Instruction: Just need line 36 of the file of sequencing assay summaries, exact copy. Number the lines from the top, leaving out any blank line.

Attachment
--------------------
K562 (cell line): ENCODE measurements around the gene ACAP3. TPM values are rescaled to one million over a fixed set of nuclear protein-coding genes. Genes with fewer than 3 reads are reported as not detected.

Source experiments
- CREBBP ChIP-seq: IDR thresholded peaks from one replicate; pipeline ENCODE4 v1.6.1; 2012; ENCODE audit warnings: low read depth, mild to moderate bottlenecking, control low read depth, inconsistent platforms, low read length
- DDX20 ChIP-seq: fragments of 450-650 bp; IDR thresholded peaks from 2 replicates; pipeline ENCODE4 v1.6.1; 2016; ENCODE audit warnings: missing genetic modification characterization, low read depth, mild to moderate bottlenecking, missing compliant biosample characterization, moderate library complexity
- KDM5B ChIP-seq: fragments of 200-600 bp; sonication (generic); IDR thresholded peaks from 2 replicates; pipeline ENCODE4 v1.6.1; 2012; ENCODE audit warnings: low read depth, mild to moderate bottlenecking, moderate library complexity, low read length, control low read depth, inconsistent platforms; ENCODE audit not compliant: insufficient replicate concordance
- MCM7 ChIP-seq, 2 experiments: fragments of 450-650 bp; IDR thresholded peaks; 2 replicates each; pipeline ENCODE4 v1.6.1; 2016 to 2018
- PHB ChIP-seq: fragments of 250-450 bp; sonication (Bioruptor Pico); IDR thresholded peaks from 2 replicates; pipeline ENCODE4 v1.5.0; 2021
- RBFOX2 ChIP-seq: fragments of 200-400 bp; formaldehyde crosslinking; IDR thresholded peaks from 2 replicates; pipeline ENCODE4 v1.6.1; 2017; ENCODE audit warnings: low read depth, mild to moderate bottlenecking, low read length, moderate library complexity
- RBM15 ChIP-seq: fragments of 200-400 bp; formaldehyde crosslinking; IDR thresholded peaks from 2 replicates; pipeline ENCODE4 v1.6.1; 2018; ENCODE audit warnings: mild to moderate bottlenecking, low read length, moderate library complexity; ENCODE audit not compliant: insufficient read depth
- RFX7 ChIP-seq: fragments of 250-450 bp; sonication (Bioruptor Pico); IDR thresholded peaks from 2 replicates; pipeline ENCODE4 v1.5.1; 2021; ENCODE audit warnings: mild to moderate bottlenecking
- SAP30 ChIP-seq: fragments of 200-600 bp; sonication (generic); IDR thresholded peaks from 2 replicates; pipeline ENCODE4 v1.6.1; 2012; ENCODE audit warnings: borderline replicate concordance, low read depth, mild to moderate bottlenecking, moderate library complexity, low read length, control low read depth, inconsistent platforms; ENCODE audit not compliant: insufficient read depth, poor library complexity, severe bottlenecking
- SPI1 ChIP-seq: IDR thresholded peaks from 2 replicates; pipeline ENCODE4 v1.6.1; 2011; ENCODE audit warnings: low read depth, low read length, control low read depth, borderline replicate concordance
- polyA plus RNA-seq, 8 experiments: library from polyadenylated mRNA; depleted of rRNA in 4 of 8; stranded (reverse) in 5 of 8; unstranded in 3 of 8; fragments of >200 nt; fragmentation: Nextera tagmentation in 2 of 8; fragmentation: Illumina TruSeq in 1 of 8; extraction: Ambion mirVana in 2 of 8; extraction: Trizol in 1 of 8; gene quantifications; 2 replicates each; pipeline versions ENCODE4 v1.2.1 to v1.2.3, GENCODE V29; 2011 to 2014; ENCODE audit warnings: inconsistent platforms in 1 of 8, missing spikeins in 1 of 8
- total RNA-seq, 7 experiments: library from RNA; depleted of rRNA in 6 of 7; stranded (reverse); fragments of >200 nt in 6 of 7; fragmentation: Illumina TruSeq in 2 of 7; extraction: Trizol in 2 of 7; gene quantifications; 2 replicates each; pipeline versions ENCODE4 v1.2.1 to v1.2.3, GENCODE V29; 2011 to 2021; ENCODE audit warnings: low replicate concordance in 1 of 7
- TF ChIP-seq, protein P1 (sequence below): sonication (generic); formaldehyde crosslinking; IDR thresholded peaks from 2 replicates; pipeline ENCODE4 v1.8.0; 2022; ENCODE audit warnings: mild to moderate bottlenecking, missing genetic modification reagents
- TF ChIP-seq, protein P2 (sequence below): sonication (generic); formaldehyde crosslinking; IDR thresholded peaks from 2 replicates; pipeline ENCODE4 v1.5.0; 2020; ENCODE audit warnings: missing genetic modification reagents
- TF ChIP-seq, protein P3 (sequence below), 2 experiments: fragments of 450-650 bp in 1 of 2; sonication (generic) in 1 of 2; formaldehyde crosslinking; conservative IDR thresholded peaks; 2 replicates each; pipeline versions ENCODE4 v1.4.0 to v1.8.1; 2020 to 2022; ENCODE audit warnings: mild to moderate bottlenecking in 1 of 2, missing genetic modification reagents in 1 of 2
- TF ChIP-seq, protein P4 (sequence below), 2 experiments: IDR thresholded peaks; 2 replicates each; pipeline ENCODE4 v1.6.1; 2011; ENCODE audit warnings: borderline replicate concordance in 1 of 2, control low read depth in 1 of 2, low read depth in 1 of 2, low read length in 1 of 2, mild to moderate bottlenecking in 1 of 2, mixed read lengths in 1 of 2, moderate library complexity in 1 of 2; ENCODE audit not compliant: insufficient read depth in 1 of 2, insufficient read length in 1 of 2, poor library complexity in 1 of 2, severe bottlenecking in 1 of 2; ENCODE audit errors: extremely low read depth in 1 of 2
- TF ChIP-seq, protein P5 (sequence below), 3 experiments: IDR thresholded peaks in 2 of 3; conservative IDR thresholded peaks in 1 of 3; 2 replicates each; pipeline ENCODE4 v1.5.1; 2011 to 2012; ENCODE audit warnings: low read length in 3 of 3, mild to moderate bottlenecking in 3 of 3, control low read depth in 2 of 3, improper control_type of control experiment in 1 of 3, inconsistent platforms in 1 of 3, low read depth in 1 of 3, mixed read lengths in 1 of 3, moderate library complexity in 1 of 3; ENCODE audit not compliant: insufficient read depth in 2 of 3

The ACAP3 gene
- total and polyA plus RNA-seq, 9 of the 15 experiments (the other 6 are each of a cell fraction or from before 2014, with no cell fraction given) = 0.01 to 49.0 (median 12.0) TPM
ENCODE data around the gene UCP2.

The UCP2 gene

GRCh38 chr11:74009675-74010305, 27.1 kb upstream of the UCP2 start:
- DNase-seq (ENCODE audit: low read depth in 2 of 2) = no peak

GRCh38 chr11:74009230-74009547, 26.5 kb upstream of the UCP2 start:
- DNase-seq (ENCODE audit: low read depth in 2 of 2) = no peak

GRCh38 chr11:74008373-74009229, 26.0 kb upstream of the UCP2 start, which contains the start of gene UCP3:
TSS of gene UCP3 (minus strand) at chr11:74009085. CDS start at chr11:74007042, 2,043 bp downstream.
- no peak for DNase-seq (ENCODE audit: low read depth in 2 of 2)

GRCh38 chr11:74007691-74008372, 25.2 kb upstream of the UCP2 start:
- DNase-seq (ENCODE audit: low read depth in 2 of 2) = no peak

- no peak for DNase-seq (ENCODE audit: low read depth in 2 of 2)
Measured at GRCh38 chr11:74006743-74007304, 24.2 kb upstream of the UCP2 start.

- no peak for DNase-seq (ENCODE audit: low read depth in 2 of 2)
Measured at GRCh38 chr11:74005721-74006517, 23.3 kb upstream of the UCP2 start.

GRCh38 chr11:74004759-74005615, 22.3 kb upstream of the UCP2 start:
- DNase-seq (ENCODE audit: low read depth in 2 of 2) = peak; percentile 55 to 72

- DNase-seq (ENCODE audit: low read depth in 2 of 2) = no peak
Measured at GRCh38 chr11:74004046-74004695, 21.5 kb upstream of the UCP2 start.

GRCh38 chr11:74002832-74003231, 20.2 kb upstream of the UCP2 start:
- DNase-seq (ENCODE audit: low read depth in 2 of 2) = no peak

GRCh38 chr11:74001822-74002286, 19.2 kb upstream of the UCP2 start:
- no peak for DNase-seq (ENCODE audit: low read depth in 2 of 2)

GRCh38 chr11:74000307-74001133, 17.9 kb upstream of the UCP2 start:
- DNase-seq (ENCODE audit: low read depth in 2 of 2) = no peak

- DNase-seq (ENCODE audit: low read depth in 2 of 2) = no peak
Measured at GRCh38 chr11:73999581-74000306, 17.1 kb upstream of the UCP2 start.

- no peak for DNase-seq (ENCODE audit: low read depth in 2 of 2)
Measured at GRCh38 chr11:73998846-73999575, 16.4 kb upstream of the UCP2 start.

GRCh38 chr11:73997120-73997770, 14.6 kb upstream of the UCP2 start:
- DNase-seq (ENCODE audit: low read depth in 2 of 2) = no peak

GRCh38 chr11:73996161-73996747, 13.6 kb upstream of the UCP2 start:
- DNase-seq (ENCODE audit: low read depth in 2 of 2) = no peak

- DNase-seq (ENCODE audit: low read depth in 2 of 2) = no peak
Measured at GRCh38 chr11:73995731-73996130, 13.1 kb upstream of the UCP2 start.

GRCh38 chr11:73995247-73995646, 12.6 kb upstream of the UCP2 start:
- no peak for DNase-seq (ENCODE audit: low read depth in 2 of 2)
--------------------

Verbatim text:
Measured at GRCh38 chr11:74005721-74006517, 23.3 kb upstream of the UCP2 start.